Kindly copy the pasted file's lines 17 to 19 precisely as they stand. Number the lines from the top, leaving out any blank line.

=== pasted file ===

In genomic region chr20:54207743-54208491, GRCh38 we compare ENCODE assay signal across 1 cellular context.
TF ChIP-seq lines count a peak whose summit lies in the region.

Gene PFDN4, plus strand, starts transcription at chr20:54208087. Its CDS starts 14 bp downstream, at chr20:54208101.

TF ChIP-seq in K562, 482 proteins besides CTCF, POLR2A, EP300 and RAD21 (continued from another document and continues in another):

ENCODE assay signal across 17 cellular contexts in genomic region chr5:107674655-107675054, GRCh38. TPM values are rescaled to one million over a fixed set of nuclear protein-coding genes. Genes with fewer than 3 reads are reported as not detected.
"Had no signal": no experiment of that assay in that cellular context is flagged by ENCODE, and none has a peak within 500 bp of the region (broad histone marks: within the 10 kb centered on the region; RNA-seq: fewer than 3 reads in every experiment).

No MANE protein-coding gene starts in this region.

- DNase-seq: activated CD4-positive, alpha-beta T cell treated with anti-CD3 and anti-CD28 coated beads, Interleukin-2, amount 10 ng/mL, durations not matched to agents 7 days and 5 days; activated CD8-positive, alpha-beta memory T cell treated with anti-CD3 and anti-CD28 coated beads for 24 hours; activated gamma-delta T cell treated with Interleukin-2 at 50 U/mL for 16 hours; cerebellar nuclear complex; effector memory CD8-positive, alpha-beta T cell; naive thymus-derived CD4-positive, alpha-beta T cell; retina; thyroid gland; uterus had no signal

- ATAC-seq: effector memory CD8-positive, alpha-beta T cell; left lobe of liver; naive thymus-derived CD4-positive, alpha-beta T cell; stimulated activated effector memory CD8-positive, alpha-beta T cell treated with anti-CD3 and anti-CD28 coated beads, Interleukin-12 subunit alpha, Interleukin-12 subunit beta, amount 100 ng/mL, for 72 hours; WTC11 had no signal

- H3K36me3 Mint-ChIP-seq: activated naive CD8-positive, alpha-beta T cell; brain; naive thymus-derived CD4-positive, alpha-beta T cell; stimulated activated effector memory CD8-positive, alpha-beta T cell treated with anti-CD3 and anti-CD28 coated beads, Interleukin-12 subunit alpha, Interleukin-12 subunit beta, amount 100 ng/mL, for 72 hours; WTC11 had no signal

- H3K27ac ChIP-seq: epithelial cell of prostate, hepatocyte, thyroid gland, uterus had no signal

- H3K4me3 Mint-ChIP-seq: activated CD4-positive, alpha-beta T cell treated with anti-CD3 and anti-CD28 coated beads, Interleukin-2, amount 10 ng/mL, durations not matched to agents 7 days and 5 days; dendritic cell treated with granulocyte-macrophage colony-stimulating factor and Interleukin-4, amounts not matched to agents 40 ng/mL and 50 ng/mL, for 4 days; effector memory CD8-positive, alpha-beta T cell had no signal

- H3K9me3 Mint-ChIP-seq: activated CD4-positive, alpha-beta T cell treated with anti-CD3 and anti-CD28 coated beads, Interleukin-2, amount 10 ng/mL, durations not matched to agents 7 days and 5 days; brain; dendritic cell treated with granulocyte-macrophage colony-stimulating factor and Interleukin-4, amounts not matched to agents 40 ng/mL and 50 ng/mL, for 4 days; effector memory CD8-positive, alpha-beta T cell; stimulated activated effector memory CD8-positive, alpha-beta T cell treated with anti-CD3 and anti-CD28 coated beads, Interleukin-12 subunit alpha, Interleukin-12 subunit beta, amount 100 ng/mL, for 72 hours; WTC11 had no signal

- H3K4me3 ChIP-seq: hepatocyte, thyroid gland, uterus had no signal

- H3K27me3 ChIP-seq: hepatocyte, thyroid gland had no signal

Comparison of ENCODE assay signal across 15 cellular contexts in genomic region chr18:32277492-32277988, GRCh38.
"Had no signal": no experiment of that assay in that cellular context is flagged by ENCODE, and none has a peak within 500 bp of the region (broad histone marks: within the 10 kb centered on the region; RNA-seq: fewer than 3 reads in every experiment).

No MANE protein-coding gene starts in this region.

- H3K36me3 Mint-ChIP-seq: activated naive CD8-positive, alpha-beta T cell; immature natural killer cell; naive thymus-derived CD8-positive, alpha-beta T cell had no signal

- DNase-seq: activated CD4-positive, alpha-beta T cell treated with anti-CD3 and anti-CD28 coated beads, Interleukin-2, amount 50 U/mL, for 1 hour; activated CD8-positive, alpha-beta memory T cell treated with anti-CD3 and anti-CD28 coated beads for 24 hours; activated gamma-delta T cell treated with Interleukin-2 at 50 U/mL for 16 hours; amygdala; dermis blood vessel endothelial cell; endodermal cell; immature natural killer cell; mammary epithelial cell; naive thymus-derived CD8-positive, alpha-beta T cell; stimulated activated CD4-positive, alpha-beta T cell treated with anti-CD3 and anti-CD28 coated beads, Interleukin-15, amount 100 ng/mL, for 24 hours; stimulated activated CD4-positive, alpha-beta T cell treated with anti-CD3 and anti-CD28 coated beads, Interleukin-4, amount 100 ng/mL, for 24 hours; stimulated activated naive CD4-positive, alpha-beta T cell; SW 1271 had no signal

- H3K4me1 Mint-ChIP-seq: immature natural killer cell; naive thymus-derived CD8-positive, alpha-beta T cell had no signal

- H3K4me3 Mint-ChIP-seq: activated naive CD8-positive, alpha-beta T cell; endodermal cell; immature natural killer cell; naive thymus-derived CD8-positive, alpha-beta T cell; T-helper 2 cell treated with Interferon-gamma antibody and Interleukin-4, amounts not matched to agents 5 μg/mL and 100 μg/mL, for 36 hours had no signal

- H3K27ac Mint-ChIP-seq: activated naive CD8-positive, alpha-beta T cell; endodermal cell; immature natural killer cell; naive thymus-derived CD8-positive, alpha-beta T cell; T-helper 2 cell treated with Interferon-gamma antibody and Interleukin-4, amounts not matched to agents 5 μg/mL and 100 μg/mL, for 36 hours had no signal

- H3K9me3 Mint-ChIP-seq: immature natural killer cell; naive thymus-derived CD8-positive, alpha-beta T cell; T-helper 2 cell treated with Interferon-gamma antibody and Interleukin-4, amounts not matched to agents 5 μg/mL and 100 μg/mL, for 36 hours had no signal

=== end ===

"Had no signal": no experiment of that assay in that cellular context is flagged by ENCODE, and none has a peak within 500 bp of the region (broad histone marks: within the 10 kb centered on the region; RNA-seq: fewer than 3 reads in every experiment).

No MANE protein-coding gene starts in this region.

- H3K36me3 Mint-ChIP-seq: activated naive CD8-positive, alpha-beta T cell; immature natural killer cell; naive thymus-derived CD8-positive, alpha-beta T cell had no signal